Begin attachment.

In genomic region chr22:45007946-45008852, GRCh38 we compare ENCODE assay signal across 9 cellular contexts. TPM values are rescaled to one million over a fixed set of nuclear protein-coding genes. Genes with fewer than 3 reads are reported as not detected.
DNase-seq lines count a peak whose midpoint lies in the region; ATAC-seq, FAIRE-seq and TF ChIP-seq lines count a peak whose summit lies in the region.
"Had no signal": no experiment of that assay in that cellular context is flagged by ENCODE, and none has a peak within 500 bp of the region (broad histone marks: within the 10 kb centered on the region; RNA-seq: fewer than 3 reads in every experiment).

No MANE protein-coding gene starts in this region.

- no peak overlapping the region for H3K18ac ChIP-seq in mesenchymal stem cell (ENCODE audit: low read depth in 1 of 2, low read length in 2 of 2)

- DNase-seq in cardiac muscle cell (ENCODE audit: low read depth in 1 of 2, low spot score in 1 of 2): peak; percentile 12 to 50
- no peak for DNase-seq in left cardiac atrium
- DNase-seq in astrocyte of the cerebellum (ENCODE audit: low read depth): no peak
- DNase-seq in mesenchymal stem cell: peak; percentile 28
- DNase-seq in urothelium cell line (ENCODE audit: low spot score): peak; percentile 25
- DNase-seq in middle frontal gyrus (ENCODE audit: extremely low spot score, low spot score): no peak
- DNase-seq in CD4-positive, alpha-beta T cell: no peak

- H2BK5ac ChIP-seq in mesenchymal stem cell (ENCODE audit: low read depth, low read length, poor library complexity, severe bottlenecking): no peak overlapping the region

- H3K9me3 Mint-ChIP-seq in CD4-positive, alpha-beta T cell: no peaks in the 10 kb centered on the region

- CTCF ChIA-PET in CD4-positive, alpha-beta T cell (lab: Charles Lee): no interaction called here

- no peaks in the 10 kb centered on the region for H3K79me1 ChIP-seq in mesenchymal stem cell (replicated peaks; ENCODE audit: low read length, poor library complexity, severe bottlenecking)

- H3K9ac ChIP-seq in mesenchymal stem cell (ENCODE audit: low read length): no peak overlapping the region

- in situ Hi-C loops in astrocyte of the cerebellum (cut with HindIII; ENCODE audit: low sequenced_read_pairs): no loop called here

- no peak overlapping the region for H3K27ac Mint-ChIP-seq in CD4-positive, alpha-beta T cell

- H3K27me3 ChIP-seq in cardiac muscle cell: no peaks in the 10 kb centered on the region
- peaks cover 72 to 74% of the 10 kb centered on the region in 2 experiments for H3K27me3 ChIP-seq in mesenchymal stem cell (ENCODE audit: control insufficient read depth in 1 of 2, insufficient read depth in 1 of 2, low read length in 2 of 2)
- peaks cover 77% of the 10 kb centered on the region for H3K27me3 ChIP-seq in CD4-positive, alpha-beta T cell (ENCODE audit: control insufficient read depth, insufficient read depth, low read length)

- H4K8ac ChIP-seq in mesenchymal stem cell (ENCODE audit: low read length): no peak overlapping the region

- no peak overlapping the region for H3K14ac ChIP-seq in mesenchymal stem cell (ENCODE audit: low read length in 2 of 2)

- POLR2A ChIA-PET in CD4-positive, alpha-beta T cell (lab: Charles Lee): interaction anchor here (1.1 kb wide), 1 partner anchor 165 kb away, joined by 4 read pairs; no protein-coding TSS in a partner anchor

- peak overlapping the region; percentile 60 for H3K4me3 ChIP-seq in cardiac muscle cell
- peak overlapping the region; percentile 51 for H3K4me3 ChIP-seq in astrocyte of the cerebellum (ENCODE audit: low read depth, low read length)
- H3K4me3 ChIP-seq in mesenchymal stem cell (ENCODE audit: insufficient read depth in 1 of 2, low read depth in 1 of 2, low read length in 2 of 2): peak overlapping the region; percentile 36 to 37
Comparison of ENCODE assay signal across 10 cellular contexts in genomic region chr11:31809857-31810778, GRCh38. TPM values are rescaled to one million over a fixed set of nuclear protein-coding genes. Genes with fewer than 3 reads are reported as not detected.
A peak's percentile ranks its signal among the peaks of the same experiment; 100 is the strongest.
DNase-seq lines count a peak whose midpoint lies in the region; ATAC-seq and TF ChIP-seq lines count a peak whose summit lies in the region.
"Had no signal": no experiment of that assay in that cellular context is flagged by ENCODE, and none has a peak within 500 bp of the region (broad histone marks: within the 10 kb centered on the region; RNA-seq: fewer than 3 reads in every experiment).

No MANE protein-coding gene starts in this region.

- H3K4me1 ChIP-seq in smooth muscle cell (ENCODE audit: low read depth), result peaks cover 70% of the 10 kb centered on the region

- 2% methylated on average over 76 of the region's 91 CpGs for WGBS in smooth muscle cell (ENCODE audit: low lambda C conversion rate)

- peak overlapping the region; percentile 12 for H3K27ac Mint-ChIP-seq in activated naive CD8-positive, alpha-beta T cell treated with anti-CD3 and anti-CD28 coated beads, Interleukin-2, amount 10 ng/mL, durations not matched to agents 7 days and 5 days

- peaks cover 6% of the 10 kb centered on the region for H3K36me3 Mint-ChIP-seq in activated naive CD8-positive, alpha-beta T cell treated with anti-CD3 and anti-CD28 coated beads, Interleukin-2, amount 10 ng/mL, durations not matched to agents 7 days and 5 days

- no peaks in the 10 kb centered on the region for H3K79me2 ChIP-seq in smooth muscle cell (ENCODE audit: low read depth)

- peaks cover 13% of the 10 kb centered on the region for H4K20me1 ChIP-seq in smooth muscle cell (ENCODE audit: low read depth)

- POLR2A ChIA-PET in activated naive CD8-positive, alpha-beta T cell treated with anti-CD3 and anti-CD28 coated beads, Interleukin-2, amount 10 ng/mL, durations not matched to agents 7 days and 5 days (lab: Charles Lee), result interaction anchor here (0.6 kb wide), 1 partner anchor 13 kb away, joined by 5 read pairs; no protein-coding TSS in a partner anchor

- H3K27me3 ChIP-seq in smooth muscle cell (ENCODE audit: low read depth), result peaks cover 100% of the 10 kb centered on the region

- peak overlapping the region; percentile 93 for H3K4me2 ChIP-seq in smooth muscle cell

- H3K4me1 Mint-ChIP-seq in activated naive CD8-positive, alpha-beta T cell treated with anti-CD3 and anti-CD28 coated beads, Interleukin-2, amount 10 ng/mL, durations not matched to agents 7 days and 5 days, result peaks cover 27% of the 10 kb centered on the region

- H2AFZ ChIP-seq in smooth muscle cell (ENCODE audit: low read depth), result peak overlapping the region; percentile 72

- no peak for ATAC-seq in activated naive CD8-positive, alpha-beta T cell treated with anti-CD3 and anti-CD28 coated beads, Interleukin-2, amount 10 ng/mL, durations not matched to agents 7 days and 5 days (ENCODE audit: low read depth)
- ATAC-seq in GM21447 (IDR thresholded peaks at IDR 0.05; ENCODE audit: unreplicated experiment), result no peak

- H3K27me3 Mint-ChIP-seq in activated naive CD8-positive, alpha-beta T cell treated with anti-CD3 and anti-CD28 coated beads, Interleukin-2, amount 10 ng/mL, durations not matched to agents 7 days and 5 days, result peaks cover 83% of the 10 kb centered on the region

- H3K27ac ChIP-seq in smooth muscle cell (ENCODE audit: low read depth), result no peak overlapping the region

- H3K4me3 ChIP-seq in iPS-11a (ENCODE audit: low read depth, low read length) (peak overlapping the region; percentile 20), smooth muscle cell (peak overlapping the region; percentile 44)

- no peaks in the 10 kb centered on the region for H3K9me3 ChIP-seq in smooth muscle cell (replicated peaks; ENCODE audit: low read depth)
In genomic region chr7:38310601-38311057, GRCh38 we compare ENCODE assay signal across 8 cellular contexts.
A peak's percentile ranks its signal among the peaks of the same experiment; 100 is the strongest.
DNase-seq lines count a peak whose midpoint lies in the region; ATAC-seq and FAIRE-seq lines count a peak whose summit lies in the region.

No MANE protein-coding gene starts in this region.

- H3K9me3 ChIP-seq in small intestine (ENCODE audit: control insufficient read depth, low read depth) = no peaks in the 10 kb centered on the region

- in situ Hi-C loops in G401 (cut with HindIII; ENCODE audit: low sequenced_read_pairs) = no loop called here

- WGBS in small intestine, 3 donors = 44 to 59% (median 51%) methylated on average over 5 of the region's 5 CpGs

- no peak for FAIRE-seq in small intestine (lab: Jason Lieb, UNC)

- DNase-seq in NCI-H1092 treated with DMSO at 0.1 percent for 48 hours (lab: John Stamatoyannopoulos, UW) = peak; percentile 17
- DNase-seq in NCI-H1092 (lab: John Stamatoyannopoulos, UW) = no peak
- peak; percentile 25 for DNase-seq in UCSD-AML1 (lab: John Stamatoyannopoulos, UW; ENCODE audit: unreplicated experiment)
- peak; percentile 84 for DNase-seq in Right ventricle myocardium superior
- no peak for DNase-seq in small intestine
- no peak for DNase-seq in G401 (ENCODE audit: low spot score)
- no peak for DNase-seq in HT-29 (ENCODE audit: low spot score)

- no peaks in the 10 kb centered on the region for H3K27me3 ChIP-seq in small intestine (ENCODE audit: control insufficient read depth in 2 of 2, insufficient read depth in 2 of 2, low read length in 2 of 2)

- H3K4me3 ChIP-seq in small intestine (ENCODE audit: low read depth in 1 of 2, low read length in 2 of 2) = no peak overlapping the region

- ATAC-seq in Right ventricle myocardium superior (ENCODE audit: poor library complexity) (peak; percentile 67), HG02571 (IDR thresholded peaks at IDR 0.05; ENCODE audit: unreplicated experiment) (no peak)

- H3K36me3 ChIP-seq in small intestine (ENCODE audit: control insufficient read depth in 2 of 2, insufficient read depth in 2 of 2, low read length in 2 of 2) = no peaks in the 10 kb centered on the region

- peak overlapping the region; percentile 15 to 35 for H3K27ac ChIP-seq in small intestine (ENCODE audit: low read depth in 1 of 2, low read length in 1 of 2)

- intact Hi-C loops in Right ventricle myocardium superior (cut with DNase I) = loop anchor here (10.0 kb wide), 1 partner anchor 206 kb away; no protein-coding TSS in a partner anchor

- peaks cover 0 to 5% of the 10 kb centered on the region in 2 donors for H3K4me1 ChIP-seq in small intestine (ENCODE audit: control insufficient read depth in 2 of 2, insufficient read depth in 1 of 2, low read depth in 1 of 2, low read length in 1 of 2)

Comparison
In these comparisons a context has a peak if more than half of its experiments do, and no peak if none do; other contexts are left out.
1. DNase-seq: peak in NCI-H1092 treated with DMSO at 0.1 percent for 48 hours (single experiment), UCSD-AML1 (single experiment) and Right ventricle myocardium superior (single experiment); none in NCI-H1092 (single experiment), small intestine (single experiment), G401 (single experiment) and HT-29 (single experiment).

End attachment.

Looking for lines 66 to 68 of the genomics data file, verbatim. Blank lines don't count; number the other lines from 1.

- no peaks in the 10 kb centered on the region for H3K27me3 ChIP-seq in small intestine (ENCODE audit: control insufficient read depth in 2 of 2, insufficient read depth in 2 of 2, low read length in 2 of 2)

- H3K4me3 ChIP-seq in small intestine (ENCODE audit: low read depth in 1 of 2, low read length in 2 of 2) = no peak overlapping the region

- ATAC-seq in Right ventricle myocardium superior (ENCODE audit: poor library complexity) (peak; percentile 67), HG02571 (IDR thresholded peaks at IDR 0.05; ENCODE audit: unreplicated experiment) (no peak)